The Grand Prix at Corriganville was one of the biggest off-road races of the 1960s. The track setting was idyllic. A challenging seven-mile circuit set in the scenic hills of a 1,600-acre movie ranch in Simi Valley, California, owned by movie actor Ray “Crash” Corrigan. The ranch was later bought by Bob Hope and renamed Hopetown and the race renamed the Hopetown GP.
In 1966 Swedish champion Torsten Hallman, rode an exhibition event against the top American TT riders at the Corriganville . The following year Hallman was joined by other motocross stars including Roger DeCoster, Joël Robert, Dave Bickers, and Ake Jonsson. They dominated the event placing their lightweight two-strokes into the top six finishing positions.
Ake Jonsson 1967
Roger DeCoster 1967
Hopetown brought out all the best off-road riders from across the country. Even some of the top AMA Grand National riders were regular participants. That race was a predecessor of what would later become motocross, Scrambles is what the American riders were accustomed to. But soon the US riders were adapting very quickly, Gary Bailey, Russ Darnell, Richard Thorwaldson, and Eddie Mulder were just a few promising riders. Preston Petty always tried to make the event every year, and usually winning more than one class.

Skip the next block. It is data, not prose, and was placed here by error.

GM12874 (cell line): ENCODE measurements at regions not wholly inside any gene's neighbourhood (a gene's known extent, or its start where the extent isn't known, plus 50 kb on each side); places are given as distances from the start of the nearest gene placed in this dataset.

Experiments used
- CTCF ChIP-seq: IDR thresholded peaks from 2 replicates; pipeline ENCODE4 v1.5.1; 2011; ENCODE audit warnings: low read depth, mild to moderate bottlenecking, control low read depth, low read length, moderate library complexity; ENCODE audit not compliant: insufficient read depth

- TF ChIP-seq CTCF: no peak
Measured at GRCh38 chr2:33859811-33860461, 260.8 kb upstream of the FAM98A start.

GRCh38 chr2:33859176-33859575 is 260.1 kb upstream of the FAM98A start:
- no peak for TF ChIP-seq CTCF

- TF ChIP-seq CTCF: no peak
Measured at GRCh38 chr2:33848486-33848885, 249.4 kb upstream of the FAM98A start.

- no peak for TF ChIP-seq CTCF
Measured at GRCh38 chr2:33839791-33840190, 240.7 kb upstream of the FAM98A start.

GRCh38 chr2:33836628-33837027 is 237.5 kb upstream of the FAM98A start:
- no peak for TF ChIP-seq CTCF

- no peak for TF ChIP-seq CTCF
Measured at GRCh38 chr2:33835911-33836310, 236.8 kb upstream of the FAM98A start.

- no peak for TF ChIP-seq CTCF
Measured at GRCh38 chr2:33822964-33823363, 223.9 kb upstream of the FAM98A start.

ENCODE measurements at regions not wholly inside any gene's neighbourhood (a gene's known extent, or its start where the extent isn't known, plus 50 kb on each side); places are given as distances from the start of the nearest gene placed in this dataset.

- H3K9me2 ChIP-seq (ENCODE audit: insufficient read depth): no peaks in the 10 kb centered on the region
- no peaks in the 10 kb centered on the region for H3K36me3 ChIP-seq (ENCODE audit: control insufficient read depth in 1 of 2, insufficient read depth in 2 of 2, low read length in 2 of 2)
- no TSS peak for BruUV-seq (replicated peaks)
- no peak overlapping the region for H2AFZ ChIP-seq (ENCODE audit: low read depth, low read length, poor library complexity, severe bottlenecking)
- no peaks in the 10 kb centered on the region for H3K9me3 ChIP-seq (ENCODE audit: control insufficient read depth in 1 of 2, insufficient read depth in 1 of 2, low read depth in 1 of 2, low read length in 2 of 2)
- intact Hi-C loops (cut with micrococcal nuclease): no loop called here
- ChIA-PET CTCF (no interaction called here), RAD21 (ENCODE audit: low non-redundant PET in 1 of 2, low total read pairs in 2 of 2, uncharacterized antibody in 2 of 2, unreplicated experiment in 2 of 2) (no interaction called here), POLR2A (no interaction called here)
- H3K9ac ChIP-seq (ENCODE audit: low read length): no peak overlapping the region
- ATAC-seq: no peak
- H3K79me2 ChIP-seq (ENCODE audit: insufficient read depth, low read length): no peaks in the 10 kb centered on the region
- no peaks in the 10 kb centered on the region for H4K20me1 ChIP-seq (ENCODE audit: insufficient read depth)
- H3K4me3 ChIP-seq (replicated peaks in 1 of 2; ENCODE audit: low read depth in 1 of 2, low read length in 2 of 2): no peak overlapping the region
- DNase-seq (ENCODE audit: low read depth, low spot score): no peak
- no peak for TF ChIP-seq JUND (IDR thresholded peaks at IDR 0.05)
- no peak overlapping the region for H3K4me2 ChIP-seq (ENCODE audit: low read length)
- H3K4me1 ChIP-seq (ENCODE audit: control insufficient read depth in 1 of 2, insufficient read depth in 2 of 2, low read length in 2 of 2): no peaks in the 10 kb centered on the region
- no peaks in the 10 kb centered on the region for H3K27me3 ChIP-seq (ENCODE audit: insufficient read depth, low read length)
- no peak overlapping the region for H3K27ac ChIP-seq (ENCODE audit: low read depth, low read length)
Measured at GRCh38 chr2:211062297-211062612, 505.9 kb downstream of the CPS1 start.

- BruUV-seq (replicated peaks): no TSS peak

For many racers, making the transition into motocross started at Hopetown. What once was dominated by Desert and Scrambles racers, soon evolved into a more motocross style event. The ever classic mud hole was a big attraction, plus racing through the an actual movie set, really made this event special.
Here Billy Payne let’s it all hang out on his Maico.
But sadly the financial status of Hopetown was not very good, the Wild West shows started having poor attendance, and the plans of a Freeway from Los Angeles to Simi Valley . Then in 1979 an arson fire had destroyed most of the movie sets, eventually Hopetown would come to an end .
Over the years other venues had tried to carry on it’s legacy, even with various name changes. Dunes town, Pioneer town, but these events never really had the mystic of the original. To this day, the only event that comes close, is “Day in the Dirt” motocross Grand Prix. Which happens to be hosted by entertainment industry enthusiasts, and racers. Kenny Alexander and Troy Lee are the main promoters, and probably the only real Grand Prix reminiscence of past GP’s.
Hopetown will always be missed by those who experienced this event, the classic mud hole, side hacks, Europeans, Flat trackers, Desert racers, motocross racers, women racers, all mixed together for one epic weekend. Anyone who spectated or competed, will forever miss the scenic track layout, and all the festivities.
Here Nancy Payne flies on the big downhill… circa 1975